“I love the first part, the kind of self-help stuff about accepting yourself,” says Veronica. “It’s like modern positive psychology. All that is beautiful: how to be happy with life. It’s acknowledging that feelings aren’t facts, and feelings sometimes make you irrational.”
She likes the line that “the capacity for happiness is inside ourselves”, and “make the most of what you have. Enjoy it while it lasts.”
We all find the parts about how women should behave towards men laughable – and depressing. All men were briskly dismissed as not being “born considerate”, and creatures who “respond best to subtle treatment”.
“Most of them vaguely realise they leave something to be desired, but dislike being constantly reminded of it,” one part reads. Then there’s, “if you want to be happy, accept the excuses a man makes for himself”.
Whereas women’s “very worst fault in our relations with the opposite sex is our over-emotionalism.” Men, we are told, are “less ruthless” than women. They dislike “our habit of treating them like small boys when they displease us”.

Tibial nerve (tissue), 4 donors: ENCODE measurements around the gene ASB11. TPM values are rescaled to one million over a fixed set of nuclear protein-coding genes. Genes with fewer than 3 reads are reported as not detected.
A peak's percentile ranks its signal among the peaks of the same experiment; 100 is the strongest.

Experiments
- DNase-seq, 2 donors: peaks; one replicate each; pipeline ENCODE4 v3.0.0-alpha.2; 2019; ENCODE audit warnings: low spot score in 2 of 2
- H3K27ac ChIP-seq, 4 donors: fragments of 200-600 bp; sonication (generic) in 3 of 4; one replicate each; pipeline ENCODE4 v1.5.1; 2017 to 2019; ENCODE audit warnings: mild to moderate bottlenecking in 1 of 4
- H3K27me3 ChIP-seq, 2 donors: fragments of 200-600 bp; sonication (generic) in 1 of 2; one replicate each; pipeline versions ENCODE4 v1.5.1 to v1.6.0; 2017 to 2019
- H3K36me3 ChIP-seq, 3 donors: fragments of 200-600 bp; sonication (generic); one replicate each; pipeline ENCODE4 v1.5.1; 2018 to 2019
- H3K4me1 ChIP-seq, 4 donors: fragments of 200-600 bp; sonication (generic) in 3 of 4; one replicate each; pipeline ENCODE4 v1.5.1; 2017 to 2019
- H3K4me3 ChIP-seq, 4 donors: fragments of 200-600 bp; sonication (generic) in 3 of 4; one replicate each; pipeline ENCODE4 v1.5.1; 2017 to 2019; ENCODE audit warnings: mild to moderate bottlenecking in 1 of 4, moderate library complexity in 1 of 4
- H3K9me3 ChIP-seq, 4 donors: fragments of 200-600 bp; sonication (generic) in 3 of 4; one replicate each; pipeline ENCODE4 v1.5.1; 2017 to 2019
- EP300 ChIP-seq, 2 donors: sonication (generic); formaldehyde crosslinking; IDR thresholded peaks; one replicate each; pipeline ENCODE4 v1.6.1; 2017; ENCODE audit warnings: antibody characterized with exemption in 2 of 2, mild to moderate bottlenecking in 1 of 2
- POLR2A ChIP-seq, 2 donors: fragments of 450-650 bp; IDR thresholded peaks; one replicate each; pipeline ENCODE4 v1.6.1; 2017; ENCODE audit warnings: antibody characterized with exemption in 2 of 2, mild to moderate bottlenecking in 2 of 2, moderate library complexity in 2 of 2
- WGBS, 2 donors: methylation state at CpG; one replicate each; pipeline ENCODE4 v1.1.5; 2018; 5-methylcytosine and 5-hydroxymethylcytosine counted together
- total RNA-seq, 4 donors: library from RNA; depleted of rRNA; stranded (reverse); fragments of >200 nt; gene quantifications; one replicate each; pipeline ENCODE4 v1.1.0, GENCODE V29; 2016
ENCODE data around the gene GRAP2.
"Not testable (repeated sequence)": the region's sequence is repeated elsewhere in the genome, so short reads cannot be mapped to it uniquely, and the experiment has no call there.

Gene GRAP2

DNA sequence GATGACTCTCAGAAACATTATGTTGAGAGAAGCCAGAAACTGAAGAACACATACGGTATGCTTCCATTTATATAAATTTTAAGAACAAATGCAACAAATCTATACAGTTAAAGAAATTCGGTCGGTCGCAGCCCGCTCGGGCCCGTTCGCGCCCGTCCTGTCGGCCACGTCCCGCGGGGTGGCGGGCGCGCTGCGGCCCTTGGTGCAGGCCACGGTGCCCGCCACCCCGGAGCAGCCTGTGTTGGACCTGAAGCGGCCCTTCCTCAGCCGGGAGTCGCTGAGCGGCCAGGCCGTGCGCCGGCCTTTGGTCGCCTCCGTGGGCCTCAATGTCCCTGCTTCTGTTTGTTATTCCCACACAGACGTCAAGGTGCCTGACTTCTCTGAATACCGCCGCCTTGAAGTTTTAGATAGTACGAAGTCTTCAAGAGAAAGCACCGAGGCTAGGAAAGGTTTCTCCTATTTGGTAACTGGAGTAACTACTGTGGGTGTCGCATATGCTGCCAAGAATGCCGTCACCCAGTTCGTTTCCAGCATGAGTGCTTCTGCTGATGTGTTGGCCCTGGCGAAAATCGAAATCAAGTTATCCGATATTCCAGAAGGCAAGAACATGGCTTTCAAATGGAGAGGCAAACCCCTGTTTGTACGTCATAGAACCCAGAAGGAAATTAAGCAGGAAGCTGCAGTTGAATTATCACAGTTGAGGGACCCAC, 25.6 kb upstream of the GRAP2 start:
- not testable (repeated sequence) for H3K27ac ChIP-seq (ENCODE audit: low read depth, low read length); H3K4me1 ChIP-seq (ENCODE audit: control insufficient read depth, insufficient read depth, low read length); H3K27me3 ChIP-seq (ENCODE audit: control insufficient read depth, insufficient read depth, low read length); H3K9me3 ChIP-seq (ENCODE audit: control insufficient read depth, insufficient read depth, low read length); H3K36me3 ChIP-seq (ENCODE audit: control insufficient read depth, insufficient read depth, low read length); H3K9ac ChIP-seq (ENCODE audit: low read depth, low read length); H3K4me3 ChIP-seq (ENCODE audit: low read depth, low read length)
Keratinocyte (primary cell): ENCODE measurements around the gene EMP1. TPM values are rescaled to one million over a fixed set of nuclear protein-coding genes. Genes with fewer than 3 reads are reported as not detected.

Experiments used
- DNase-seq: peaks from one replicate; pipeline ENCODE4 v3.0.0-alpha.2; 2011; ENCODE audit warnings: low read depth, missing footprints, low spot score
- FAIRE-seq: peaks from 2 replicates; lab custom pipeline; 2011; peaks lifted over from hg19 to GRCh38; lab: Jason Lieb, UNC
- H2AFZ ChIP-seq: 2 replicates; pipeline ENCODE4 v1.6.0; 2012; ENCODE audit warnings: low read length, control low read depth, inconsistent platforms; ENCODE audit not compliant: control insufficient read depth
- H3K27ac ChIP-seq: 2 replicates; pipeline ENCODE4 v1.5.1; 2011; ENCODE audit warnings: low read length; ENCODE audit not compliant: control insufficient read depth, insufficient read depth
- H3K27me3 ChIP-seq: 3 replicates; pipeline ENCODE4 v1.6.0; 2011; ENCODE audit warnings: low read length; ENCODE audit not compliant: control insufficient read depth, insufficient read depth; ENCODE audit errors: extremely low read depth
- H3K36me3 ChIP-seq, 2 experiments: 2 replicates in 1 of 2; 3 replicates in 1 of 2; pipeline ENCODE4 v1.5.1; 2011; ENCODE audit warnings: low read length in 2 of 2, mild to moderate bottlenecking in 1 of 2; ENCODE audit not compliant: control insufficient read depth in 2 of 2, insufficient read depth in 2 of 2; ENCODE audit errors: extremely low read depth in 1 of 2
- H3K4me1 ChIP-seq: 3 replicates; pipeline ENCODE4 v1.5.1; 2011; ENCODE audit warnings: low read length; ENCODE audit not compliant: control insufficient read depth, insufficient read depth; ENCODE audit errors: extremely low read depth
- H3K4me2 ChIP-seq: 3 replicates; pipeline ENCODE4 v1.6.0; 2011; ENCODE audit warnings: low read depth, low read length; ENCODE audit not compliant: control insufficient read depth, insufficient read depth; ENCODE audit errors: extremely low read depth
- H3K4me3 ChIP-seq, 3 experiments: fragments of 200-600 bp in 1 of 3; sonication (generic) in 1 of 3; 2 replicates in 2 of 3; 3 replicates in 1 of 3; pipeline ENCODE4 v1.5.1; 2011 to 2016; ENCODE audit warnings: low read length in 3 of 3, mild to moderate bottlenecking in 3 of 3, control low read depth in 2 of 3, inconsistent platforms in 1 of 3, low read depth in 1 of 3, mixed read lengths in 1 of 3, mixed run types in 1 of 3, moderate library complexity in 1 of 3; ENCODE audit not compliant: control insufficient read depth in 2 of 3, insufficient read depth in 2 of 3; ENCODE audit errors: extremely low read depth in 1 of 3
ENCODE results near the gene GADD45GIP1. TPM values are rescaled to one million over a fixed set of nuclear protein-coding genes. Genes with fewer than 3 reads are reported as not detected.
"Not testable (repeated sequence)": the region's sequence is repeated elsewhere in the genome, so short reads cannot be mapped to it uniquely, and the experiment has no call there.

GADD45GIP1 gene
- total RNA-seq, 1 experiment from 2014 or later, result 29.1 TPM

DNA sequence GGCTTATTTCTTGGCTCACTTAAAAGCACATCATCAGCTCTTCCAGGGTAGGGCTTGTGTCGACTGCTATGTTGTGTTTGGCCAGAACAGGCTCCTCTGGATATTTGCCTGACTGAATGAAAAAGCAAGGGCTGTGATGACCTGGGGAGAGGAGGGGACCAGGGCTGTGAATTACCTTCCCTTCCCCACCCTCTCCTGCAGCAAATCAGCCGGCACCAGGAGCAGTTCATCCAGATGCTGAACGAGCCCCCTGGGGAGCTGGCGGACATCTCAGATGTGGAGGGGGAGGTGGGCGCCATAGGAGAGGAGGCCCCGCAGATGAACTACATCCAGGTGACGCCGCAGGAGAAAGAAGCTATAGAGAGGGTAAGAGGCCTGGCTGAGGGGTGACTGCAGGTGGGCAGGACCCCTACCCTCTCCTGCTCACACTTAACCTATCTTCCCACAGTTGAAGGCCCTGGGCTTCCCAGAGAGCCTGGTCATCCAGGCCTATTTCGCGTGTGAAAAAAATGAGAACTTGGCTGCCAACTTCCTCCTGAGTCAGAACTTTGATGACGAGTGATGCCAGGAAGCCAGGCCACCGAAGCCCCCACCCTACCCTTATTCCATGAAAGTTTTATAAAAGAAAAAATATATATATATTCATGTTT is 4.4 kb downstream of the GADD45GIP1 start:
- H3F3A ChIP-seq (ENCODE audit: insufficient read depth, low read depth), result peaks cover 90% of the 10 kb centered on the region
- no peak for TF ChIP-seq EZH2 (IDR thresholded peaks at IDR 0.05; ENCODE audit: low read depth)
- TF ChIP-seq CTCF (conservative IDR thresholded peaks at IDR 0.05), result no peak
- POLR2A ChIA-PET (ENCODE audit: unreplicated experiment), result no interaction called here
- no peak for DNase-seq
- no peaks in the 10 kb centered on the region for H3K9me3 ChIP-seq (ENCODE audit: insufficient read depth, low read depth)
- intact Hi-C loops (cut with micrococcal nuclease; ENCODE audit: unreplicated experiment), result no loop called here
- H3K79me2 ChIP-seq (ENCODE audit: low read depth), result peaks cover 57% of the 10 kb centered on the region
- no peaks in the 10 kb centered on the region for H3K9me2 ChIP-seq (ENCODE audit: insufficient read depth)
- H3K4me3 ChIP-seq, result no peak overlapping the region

Unkind to men
“It’s all so insulting and unkind to men,” says Veronica. “Women are being told how to manage and manipulate their relationships with men. It’s telling us that women are emotional train wrecks and men are machines.”
“Saying they respond best to subtle treatment makes them seem like animals,” Zeljika points out. “Or comparing men to children. It’s about tricking men into what you want from them. It’s all about forgetting who you really are. If you’re frustrated, you’re being told not to show it. What I would like to know is, were there books like this for men in the 1960s?”
“It’s written in such a way that it’s taken for granted these assumptions about men are real,” says Oonagh.
We move on to a section called Giving In. “There is no real equality between the sexes, and those who think otherwise are merely deluding themselves. Women have freedom, opportunity, but this doesn’t put them on the same footing as men. Fortunately, we aren’t natural world-shakers.”